Tuesday, September 13, 2011

The Shabak (Shin Bet)

The Israel Security Agency was established soon after the founding of the state; however its functions, structure and powers were not comprehensively legislated until 2002. It’s motto, inscribed on the organization seal, is “Defends and Shall Not Be Seen.” Until this time, they were decided by governmental decisions alone. Over the years, various powers granted to the ISA had been anchored in law, such as the 1979 Wiretapping Law, the 1981 Protection of Privacy Law, and others. Nonetheless, these laws were specific and limited in scope, while the overall status, structure, functions and powers of the ISA, as well as the method of supervising its activity, were defined only with the passage of the ISA Statute.

On June 30th, 1948, a month after the establishment of the IDF, and in the middle of the War of Independence, the Haganah Intelligence Service was called to a meeting. Its commander, Isser Be’eri, announced the dissolution of the Intelligence Service, and the reorganization of the secret services.

In this way, the Israeli intelligence community, which consists of the following bodies, was established:

a) The Intelligence Service, serving as army intelligence and including counterintelligence, later to become “Aman.”
b) The “Political Division,” responsible for intelligence operations abroad, later to become the “Mossad”
c) The Internal Intelligence Service – later to become the ISA, under Isser Harel. Its primary responsibility included all issues of internal security, most importantly, the countering of right-wing political subversion.

The danger of a civil war seemed to the prime minister at the time, David Ben Gurion, real and imminent, and much more dangerous than the damage that could be caused to the state and the police by espionage or by Arab subversion.

This fear regarding the weakening of governmental authority only increased following the Altalena affair and the assassination of UN representative Count Bernadotte, immediately after the establishment of the state. On February 8th, 1949, the existence of a Security Service was established for the first time in official law, although it was not revealed to the public until 1957. The Service was entrusted with further missions, including the countering of espionage and subversion in the Arab sector, and the responsibility for the security of vital institutions and infrastructure within Israel as well as in embassies abroad.

The ISA was spread geographically throughout the country, and was aided by several hundred employees active as case officers, interrogators, operations officers, Sigint producers, analysts, technology and administrative staff, security officers, and security guards.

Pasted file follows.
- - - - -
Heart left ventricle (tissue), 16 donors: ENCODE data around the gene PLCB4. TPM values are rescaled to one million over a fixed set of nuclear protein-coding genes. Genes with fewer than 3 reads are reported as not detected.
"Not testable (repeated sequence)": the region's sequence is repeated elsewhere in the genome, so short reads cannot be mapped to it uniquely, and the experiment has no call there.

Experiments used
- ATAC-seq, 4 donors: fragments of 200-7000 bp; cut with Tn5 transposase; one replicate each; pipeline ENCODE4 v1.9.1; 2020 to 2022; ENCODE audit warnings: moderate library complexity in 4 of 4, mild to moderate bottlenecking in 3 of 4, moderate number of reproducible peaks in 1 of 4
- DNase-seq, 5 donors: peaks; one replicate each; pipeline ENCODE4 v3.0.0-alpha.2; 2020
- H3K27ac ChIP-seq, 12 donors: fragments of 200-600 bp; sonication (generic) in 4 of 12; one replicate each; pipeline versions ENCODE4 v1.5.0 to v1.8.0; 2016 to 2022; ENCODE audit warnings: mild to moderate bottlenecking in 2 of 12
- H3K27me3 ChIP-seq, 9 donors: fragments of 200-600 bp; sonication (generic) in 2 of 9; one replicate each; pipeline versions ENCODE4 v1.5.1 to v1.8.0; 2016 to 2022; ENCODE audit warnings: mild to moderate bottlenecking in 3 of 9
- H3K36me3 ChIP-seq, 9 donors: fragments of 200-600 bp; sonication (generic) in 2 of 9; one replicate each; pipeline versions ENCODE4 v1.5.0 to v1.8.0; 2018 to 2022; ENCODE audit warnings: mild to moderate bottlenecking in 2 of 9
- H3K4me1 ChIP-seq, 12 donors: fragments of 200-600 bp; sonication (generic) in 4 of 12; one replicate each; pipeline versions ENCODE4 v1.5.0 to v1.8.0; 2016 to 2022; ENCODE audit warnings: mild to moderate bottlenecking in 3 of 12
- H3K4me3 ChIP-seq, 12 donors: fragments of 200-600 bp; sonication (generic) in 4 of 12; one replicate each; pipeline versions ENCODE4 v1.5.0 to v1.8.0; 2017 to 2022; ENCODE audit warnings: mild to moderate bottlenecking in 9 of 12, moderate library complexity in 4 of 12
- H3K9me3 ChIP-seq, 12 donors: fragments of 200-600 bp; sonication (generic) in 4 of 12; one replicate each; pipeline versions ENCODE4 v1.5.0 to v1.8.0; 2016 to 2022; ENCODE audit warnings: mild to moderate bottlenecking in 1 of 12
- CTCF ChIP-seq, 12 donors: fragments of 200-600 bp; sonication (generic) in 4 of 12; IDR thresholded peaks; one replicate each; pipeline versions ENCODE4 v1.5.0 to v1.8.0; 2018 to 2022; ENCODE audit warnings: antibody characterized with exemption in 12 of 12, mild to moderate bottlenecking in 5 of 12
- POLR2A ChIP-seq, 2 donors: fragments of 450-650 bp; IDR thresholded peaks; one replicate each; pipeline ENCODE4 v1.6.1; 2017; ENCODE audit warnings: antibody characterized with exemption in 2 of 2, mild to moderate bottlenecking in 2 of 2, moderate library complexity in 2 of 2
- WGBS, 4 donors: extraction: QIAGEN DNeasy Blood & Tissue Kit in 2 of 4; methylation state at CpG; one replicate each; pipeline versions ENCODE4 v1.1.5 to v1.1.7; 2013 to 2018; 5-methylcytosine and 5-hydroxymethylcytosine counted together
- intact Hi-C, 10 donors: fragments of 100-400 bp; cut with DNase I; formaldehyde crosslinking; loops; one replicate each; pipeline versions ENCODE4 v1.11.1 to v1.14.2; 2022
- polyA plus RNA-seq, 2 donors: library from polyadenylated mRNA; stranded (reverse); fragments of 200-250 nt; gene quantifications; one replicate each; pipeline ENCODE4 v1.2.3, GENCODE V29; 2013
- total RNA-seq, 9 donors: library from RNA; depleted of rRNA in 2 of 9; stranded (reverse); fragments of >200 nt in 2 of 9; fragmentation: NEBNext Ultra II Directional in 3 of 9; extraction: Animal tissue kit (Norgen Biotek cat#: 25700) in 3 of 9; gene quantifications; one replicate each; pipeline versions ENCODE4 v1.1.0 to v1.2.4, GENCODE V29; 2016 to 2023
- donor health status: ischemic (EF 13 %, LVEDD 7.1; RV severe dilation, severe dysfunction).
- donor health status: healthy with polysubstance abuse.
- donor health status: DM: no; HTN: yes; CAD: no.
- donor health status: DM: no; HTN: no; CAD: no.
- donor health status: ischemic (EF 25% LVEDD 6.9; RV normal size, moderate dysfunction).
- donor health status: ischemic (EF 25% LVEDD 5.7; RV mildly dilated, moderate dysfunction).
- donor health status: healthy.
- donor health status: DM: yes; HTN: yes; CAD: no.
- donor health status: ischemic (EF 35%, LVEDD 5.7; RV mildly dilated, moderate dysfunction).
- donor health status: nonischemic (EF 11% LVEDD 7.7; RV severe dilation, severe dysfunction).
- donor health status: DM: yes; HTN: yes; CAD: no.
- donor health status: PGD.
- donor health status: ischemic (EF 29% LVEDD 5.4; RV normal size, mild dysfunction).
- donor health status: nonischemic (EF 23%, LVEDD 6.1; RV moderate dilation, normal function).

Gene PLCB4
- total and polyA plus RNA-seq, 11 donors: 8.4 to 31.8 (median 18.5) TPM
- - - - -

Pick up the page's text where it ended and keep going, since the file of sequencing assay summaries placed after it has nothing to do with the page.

In the 1950s and 1960s, the ISA’s primary activity was to aid the military administration, to counter extremist right and left-wing underground groups, and to uncover foreign agents, largely from Arab countries and from Eastern Europe, who had been planted in Israel.

Since 1967 the ISA has doubled its power and strength in Judea and Samaria, the Gaza Strip, and the Golan Heights, with the purpose of preventing terrorist activity on the part of the residents of the territories. Following the hijacking of the El Al plane to Algiers in 1968, and the murder of the Israeli sportsmen and sportswomen in the Munich Olympics, the ISA established a worldwide security apparatus, in order to protect Israeli targets from the growing terror threats.

The 1980s and 1990s were characterized by continued struggle against terrorist activity, aid provided to the IDF in Lebanon, the exposure of the “Jewish Underground,” the exposure of a number of cases of espionage and treason, and wide-ranging involvement in the political process granting autonomy to the Palestinians, which included continuous contacts with PA officials.

In addition to numerous successes which remain classified information, the ISA has also known difficult times: the “Bus 300” Affair; painful terrorist attacks in Israeli cities which exacted high prices in lives; and the assassination of Prime Minister Yitzhak Rabin.

Since then, the organization has learned lessons and implemented conclusions, and has placed great emphasis on being a body that places top priority on self-evaluation and drawing conclusions from the past.

The Al-Aqsa Intifada, which began in September 2000, set off a wave of violent terror unprecedented in the history of the state. The ISA successfully and efficiently adapted its human, operational and technological resources in order to stand at the forefront of the intense battle to counter these terror attacks.

In February 2002 the Israeli parliament established the “ISA Statute” – a step which was taken due to an initiative by the ISA itself, which accompanied the entire process of legislation.

Hostile activities, unfortunately, have not ceased, however the ISA’s contribution to state and public security, especially in minimizing fatalities, have earned high praise in the security apparatus and amongst the public. The ISA and its employees continue, as always, to serve as the hidden shield of the people of Israel.

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